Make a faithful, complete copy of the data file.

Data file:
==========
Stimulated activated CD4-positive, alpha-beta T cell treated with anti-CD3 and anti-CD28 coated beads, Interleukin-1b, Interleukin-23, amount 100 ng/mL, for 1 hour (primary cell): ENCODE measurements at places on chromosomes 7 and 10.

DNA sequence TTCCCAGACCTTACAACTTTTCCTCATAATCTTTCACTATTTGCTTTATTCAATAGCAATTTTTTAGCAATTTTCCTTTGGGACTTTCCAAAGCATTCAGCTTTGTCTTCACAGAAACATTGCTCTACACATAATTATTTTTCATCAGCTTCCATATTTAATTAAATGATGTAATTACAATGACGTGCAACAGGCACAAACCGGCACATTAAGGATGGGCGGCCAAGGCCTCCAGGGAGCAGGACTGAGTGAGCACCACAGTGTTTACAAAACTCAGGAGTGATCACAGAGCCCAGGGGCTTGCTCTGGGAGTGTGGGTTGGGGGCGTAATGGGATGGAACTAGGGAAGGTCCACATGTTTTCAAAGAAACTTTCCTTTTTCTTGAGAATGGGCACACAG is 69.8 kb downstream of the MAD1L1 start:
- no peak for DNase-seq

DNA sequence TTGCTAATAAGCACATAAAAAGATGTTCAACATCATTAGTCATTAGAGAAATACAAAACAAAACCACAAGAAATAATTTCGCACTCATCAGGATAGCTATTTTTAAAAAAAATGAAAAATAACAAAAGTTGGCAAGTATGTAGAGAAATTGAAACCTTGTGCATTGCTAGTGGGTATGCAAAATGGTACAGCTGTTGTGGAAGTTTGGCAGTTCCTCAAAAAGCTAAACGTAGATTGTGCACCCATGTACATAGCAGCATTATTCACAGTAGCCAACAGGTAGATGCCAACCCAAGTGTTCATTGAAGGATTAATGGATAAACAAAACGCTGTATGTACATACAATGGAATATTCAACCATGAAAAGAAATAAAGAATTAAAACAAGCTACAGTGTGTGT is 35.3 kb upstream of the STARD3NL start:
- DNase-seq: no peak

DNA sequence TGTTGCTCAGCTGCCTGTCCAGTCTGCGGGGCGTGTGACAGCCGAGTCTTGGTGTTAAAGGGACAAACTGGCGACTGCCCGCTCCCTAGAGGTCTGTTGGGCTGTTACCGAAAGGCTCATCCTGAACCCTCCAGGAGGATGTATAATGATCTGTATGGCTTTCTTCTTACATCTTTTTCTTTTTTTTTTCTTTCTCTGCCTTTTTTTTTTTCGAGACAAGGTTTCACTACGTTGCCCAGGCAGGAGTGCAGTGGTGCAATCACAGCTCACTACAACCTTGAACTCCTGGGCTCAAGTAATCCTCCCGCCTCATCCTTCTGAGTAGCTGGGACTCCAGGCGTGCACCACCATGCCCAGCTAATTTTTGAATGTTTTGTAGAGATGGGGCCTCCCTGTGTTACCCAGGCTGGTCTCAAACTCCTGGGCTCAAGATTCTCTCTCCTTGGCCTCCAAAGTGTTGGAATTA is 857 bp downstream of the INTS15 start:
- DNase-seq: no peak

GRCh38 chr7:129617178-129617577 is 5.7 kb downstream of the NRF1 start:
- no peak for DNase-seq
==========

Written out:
Stimulated activated CD4-positive, alpha-beta T cell treated with anti-CD3 and anti-CD28 coated beads, Interleukin-1b, Interleukin-23, amount 100 ng/mL, for 1 hour (primary cell): ENCODE measurements at places on chromosomes 7 and 10.

DNA sequence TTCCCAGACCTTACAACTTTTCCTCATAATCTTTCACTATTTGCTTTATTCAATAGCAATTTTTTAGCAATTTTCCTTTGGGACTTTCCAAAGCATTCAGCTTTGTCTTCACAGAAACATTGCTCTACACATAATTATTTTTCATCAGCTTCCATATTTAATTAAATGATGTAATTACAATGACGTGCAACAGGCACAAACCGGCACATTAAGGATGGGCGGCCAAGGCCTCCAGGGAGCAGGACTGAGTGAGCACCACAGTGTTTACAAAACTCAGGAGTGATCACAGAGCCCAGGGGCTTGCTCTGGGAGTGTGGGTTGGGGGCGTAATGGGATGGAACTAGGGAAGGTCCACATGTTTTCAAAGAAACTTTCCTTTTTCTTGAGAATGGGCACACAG is 69.8 kb downstream of the MAD1L1 start:
- no peak for DNase-seq

DNA sequence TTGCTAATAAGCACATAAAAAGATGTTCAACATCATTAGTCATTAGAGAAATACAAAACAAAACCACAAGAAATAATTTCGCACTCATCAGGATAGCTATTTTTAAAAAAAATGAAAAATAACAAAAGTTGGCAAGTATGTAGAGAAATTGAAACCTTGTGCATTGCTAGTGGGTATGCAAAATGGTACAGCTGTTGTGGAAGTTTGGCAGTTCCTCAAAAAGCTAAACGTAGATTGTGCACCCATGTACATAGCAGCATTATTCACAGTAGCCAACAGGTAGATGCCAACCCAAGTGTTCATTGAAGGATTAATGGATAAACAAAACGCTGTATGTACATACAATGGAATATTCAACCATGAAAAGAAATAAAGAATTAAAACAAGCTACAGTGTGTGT is 35.3 kb upstream of the STARD3NL start:
- DNase-seq: no peak

DNA sequence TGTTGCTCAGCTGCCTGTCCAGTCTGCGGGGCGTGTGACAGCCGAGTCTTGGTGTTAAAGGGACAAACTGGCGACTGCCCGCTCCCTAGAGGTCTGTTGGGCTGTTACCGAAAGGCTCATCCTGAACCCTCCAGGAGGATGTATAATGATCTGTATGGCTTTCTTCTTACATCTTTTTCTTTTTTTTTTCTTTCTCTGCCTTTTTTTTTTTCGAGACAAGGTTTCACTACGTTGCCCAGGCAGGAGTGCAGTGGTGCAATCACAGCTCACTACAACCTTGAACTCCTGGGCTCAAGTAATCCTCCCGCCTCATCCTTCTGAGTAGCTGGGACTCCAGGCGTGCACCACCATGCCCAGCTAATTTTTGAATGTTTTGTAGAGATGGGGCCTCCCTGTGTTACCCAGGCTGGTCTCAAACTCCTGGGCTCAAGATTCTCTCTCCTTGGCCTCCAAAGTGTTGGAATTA is 857 bp downstream of the INTS15 start:
- DNase-seq: no peak

GRCh38 chr7:129617178-129617577 is 5.7 kb downstream of the NRF1 start:
- no peak for DNase-seq